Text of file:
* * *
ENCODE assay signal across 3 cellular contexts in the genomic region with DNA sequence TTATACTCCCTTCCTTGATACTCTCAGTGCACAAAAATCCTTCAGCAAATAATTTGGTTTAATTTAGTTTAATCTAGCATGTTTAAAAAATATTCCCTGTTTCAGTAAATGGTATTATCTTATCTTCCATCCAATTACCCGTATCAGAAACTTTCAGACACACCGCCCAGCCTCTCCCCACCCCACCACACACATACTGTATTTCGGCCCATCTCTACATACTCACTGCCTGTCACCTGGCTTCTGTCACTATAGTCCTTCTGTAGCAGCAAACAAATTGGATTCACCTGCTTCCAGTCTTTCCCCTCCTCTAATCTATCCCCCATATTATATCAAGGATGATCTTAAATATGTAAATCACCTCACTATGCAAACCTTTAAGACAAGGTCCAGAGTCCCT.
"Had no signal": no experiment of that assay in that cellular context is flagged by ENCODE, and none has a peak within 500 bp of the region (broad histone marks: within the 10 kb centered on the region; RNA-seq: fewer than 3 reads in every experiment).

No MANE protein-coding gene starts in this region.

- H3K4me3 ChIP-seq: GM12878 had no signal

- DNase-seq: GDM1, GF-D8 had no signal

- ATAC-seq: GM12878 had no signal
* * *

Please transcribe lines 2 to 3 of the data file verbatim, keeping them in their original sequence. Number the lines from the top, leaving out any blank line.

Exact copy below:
"Had no signal": no experiment of that assay in that cellular context is flagged by ENCODE, and none has a peak within 500 bp of the region (broad histone marks: within the 10 kb centered on the region; RNA-seq: fewer than 3 reads in every experiment).

No MANE protein-coding gene starts in this region.